Accrued vacation time counts toward FMLA eligibility

by on March 16, 2009 · 0 Comment POSTED IN: HR Info Center

Court makes one-year threshold easier for employees to meet under FMLA regulations

When calculating employee weeks for FMLA eligibility, make sure you include all accrued vacation time, regardless of whether or not the employee actually took a vacation. If you don’t, you could be in violation of FMLA.

In a recent case an employee worked for a company for 51 weeks, then left work for treatment of a serious medical condition. He applied for and was denied FMLA leave because he failed to meet the 52-week FMLA eligibility requirement. But he was put on medical leave. Shortly after the employee returned to work, the company reorganized and let him go.

He sued, claiming that his company violated FMLA regulations by denying his leave, failing to reinstate him and firing him.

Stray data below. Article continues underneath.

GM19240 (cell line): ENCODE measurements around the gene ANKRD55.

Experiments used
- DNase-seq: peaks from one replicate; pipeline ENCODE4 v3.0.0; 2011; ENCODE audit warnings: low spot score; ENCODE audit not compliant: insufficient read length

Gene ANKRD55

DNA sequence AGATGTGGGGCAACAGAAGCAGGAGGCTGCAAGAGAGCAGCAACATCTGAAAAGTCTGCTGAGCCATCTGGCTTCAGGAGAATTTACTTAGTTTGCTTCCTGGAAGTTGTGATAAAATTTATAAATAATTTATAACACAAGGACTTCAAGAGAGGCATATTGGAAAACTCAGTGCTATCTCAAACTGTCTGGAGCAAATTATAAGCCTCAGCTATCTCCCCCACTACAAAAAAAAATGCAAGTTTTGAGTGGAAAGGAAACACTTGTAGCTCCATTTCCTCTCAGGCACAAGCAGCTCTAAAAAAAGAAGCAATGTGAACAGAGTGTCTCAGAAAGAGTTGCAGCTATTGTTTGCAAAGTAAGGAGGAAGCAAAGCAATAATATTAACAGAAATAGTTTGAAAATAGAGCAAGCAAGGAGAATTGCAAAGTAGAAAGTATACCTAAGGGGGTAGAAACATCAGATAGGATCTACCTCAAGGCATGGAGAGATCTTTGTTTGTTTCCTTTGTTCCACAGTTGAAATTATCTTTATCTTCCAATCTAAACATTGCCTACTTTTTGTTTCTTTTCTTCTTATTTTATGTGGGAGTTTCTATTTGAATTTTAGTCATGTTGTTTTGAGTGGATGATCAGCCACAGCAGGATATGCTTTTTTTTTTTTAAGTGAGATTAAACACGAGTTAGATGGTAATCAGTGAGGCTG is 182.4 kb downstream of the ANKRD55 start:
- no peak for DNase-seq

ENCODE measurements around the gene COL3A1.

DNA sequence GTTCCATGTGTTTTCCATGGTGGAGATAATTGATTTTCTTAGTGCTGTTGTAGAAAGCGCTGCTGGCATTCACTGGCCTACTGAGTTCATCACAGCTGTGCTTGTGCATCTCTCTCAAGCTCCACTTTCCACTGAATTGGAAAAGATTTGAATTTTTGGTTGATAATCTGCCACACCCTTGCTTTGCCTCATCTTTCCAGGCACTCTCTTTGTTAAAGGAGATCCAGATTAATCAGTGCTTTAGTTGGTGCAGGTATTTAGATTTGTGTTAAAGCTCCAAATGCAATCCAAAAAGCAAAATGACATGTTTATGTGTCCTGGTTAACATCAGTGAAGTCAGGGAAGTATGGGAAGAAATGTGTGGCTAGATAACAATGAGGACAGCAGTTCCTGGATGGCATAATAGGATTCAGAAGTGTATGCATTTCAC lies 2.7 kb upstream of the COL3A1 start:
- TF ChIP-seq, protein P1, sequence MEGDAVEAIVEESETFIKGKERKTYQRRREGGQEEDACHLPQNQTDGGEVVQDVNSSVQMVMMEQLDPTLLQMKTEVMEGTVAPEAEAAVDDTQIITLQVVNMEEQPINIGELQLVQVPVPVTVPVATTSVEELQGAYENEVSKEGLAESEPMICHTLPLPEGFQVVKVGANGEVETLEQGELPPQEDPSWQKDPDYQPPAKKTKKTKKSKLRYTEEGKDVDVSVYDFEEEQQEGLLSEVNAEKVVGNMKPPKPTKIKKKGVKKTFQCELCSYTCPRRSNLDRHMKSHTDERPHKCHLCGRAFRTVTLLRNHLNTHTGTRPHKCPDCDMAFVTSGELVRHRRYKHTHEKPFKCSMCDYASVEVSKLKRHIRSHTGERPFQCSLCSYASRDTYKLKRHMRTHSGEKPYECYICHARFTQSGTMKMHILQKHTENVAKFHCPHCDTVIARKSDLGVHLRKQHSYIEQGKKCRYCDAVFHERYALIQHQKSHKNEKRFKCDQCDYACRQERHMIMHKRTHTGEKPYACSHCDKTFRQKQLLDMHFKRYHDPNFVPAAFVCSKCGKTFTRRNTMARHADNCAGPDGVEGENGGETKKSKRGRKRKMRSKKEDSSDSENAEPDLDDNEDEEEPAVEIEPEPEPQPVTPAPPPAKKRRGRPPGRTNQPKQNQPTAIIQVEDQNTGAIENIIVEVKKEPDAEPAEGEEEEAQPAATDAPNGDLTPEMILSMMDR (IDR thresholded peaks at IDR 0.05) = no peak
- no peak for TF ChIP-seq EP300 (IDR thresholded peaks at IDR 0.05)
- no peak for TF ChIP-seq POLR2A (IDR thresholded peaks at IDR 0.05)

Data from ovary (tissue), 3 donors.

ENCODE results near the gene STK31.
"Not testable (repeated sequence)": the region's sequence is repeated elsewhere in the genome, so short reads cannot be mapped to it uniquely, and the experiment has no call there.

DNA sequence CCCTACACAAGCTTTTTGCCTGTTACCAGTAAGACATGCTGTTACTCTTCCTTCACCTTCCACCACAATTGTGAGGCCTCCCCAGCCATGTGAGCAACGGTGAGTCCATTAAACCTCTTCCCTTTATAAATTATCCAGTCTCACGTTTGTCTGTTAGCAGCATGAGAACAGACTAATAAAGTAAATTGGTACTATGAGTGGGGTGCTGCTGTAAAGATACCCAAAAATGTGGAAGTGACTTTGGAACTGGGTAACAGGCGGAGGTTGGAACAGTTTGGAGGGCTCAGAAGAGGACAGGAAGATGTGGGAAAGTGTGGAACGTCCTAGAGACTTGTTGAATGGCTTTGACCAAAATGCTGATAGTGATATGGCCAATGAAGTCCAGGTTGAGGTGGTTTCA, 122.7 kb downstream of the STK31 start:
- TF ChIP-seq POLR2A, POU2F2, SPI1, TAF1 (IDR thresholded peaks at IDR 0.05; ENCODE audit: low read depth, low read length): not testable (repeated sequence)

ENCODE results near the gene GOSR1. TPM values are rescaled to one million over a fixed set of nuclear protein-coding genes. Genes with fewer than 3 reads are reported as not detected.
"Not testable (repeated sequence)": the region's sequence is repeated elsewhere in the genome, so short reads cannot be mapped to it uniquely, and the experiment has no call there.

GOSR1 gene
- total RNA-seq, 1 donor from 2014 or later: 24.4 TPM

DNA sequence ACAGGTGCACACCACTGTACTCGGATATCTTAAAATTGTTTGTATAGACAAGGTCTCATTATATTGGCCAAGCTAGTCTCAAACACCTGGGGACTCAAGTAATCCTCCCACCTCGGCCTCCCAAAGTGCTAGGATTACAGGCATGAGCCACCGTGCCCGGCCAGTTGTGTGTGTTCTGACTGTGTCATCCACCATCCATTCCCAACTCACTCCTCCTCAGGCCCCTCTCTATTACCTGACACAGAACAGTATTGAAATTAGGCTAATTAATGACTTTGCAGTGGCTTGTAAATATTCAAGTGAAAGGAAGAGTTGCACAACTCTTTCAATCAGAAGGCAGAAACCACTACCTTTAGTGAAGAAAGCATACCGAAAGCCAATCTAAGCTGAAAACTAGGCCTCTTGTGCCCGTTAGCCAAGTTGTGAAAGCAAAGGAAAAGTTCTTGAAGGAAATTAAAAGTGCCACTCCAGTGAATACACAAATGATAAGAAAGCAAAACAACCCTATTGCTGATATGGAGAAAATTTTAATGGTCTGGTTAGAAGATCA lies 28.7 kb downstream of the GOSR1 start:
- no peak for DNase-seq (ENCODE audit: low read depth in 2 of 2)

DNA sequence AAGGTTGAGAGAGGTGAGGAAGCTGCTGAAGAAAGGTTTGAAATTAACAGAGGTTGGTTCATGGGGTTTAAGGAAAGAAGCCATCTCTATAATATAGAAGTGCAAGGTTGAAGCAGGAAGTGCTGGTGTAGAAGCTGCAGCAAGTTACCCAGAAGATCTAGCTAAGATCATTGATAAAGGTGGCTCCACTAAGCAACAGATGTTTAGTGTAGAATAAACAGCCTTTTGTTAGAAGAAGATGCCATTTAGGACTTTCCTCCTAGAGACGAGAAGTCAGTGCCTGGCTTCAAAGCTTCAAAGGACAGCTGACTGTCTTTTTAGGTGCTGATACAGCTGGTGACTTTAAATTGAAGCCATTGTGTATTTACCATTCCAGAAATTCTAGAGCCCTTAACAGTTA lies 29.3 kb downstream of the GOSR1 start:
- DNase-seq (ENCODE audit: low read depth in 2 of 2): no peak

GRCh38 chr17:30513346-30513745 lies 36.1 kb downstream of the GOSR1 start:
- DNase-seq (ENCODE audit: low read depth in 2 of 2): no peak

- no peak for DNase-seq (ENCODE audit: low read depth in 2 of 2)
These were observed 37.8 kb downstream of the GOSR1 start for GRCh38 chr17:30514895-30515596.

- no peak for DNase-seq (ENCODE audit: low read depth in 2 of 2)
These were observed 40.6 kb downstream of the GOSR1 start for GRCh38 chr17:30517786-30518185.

The company’s argument: He only worked here for 51 weeks!

But that’s where they were wrong.

Timing of vacation ‘irrelevant’

A district court in Maine said that the employee could use accrued vacation to satisfy the FMLA eligibility requirement. The court noted FMLA regulations stating that if any employee is maintained on the payroll for any part of a week, including any paid or unpaid leave (e.g. sick days, vacation days) the week counts as a week of employment.

The court noted that FMLA regulations say that any vacation time taken counts toward the 12-month requirement.

Cite: Ruder v Maine General Medical Center, U.S. District Court, District of Maine, No. 01-CV-220-B-S., 5/10/02

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